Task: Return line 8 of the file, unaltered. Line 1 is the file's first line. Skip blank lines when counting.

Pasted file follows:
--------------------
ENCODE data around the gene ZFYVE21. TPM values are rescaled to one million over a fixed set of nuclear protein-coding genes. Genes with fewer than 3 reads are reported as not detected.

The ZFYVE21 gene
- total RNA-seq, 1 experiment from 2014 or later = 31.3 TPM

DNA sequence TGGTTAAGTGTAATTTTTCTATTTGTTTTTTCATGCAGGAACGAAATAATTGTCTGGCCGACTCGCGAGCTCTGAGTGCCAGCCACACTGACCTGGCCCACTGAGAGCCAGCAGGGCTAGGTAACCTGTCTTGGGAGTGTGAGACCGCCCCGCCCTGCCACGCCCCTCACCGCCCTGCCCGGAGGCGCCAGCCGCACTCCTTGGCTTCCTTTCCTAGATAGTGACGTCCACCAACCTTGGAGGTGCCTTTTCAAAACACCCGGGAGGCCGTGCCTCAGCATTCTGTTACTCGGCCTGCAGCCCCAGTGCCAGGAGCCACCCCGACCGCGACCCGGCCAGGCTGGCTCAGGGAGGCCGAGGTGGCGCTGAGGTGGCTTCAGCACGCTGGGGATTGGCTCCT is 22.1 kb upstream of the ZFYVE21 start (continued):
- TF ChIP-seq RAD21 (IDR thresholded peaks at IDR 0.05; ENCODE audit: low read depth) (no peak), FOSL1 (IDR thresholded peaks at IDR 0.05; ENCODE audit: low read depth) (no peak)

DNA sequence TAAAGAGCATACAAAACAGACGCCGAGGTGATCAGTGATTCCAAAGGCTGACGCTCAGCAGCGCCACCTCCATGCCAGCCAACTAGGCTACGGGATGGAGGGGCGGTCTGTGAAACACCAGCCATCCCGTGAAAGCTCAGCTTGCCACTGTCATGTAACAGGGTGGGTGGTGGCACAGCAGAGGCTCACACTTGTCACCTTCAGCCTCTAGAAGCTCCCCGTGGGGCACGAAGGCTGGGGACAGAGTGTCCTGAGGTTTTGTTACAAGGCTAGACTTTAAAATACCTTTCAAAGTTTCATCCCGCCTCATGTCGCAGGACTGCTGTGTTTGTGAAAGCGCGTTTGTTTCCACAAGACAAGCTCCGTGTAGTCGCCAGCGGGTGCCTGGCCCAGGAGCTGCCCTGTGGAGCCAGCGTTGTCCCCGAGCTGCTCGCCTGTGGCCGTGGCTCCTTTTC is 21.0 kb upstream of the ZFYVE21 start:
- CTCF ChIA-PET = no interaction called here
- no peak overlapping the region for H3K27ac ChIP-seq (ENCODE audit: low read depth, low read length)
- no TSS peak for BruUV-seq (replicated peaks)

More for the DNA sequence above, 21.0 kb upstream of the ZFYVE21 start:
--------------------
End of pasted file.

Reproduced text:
- no peak overlapping the region for H3K27ac ChIP-seq (ENCODE audit: low read depth, low read length)